Data access. Public cloud providers generally charge for data transfer either between cloud regions or out of the cloud. For example, moving or copying a TB of AWS S3 data between Amazon regions costs $20, and transferring a TB of data out to the internet costs $90. Combined with GET, PUT, POST, LIST and DELETE request charges, data access costs can really add up.
Why Deduplication in the Cloud Matters
Cloud applications are distributed by design and are deployed on non-relational massively scalable databases as a standard. In non-relational databases, most data is redundant before you even make a copy. There are common blocks, objects, and databases like MongoDB or Cassandra have replication factor (RF) of 3 to ensure data integrity in a distributed cluster, so you start out with three copies.
Backups or secondary copies are usually created and maintained via snapshots (for example, using EBS snapshots as noted earlier). The database architecture means that when you take a snapshot, you’re really making three copies of the data. Without any deduplication, this gets really expensive. And existing solutions, designed for on-premise legacy storage, can’t help.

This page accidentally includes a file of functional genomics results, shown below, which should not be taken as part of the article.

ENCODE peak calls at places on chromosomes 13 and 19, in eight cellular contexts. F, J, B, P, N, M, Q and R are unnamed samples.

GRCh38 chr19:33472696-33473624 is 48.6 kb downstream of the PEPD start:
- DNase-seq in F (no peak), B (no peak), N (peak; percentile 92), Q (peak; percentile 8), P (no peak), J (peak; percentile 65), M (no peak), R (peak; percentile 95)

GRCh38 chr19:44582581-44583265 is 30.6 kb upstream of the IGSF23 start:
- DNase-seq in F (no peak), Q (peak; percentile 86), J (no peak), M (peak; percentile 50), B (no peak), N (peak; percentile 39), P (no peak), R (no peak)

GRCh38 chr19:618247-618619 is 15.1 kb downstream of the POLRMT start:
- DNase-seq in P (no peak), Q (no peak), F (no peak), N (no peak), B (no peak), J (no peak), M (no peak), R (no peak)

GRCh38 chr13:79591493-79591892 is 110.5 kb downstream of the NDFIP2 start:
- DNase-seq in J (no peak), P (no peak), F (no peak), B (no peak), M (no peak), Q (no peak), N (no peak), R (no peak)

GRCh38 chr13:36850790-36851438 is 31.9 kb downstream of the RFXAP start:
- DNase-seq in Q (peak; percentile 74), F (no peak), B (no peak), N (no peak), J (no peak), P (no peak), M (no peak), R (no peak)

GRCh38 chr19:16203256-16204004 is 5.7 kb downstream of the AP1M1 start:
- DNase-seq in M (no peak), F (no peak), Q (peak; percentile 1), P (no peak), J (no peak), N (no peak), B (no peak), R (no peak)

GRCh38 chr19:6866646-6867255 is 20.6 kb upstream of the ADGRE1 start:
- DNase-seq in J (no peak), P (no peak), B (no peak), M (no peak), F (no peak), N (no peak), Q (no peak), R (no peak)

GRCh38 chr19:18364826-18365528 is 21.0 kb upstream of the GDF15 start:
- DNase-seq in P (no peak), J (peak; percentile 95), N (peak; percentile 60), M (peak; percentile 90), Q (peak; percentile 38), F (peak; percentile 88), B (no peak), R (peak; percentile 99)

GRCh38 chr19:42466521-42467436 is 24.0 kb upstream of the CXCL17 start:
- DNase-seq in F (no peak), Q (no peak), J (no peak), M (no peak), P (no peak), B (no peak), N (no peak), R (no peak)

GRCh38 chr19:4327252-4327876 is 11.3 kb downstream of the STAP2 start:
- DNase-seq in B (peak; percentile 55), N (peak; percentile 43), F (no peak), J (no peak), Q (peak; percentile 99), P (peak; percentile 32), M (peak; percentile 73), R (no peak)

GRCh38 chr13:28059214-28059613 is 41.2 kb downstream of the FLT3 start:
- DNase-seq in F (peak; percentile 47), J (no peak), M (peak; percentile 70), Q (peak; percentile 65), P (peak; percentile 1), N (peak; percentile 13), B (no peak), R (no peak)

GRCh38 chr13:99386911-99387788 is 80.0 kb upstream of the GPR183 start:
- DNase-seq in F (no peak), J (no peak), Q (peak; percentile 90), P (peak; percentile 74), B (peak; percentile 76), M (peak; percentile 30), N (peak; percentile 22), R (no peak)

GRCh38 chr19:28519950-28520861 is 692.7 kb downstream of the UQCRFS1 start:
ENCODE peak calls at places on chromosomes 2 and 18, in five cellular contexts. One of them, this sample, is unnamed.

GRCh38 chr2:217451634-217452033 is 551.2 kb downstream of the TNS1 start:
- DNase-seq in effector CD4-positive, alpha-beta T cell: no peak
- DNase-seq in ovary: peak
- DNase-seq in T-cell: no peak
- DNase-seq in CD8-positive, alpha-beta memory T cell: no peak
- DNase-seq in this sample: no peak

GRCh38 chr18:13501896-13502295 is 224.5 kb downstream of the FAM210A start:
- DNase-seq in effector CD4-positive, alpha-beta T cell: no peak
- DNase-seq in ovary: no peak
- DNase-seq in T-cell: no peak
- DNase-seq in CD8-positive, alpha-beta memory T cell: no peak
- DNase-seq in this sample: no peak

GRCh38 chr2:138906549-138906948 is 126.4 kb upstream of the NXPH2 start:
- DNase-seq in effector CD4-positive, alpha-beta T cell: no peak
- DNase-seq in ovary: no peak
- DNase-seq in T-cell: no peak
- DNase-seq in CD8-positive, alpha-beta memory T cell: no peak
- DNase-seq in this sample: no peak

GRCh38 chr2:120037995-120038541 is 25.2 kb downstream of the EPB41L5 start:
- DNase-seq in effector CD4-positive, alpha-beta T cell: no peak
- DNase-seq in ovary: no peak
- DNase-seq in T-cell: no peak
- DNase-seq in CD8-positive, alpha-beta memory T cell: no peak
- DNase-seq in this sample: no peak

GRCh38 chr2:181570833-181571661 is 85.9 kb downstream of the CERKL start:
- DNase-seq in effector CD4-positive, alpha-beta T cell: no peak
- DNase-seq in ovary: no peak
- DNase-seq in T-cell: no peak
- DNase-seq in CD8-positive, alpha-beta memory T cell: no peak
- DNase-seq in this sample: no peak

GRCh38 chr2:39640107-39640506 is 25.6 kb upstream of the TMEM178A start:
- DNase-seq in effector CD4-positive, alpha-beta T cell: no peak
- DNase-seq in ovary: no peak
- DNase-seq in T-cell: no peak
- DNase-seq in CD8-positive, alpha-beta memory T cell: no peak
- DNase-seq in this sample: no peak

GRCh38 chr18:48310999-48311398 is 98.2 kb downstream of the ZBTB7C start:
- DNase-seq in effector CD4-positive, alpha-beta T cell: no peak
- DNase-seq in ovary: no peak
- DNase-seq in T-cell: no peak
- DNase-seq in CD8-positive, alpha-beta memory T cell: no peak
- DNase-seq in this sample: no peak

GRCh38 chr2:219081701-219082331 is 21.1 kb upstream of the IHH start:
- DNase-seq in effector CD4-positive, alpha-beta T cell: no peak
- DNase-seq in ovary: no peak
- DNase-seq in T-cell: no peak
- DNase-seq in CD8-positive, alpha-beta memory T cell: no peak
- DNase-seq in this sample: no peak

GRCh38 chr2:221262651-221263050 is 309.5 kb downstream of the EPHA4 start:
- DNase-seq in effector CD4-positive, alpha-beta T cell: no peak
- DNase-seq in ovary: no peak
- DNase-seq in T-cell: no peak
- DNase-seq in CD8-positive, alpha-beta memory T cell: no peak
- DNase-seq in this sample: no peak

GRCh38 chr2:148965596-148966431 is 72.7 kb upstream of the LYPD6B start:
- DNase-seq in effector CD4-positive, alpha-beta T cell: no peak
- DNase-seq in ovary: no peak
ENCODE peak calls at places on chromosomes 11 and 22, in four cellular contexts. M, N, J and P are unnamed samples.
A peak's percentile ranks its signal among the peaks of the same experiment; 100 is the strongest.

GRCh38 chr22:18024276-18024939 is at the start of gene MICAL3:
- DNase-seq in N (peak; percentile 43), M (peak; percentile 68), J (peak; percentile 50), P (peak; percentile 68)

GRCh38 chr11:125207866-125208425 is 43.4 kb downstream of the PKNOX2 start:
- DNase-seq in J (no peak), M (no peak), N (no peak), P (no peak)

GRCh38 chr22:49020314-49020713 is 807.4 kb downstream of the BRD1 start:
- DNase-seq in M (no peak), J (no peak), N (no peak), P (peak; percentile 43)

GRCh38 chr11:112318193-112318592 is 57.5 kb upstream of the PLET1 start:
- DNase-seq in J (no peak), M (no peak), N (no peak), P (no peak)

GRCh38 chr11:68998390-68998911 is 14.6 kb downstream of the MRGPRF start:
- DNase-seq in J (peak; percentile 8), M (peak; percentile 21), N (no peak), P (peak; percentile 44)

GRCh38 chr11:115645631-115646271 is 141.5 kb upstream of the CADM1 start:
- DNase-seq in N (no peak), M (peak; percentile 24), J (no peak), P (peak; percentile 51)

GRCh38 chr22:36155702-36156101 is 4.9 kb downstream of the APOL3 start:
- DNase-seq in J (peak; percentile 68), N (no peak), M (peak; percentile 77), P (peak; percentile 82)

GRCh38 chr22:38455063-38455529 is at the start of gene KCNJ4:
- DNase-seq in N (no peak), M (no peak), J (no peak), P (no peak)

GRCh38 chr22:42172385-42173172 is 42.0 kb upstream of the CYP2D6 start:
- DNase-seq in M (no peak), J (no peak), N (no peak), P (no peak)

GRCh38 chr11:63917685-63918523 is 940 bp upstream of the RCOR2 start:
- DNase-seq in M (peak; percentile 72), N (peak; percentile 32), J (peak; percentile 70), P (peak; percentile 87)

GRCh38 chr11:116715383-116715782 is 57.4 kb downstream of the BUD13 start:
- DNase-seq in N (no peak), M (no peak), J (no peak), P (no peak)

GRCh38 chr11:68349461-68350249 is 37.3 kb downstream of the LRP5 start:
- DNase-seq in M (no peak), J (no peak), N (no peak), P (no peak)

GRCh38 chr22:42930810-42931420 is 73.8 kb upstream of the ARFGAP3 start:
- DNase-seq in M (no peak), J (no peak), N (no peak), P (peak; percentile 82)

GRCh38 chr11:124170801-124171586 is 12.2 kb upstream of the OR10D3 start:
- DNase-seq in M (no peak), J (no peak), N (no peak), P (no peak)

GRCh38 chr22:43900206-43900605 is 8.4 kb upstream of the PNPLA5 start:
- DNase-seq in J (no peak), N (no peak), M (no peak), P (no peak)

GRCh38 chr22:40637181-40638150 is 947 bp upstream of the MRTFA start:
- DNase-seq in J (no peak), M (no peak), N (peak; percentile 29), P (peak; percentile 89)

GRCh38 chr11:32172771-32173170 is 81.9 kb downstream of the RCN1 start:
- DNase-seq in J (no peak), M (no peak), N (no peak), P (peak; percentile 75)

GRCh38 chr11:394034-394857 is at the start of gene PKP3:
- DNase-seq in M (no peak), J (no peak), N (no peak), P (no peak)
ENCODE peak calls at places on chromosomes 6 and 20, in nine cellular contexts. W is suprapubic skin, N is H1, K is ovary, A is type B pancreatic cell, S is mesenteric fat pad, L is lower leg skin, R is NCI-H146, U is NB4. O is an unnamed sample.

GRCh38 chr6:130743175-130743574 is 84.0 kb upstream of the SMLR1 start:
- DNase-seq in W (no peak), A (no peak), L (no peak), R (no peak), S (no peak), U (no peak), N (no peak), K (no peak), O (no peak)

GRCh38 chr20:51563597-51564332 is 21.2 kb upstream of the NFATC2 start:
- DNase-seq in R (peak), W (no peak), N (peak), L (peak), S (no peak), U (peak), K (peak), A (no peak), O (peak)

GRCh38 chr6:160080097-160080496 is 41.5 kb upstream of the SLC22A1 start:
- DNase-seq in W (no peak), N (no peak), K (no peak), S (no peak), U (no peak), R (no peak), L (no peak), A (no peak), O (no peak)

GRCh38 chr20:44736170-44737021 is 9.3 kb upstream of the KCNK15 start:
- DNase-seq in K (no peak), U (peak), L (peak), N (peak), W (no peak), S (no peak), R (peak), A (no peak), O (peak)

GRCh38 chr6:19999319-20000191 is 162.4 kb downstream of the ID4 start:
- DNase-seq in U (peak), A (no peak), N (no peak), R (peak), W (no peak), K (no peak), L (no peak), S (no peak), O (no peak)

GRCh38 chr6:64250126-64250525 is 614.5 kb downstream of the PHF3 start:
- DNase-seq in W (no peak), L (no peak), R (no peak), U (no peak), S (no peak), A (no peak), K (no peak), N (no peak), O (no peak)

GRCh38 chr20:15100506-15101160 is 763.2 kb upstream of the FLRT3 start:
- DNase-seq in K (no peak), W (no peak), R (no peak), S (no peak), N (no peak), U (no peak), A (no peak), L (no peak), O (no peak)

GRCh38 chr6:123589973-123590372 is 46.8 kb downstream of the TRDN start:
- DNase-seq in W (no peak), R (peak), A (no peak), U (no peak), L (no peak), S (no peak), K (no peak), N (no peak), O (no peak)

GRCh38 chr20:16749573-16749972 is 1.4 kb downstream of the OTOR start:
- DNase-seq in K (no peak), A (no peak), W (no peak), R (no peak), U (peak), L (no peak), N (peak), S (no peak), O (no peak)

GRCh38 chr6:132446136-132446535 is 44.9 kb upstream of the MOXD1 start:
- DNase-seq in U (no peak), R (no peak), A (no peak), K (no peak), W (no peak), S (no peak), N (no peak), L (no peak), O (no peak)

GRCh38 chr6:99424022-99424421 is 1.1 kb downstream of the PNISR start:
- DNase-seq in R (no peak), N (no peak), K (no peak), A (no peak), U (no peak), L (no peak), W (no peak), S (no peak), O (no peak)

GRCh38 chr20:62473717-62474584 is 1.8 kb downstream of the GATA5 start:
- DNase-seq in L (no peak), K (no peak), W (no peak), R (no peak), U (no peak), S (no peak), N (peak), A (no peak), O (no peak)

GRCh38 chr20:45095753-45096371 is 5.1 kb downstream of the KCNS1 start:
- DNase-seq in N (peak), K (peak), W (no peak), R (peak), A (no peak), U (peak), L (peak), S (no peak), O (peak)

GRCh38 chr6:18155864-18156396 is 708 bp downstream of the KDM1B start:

Not Just Deduplication — Semantic Deduplication
Most deduplication technology works at the storage layer, deduplicating blocks of data. This is highly efficient on centralized SAN or NAS storage, but breaks down if the data layer is abstracted from the storage — as it is in a distributed database such as MongoDB. Deduplication in this world needs to address two fundamental issues:
- It has to work at the data layer, not the storage layer. In order to deduplicate data from a distributed cluster, the software has to understand and interpret the underlying data structure.
- It has to eliminate redundant data before it gets written to the database. Once data is written, it gets replicated within the cluster, so it needs to be deduplicated in-flight.
Published at DZone with permission of Jeannie Liou , DZone MVB. See the original article here.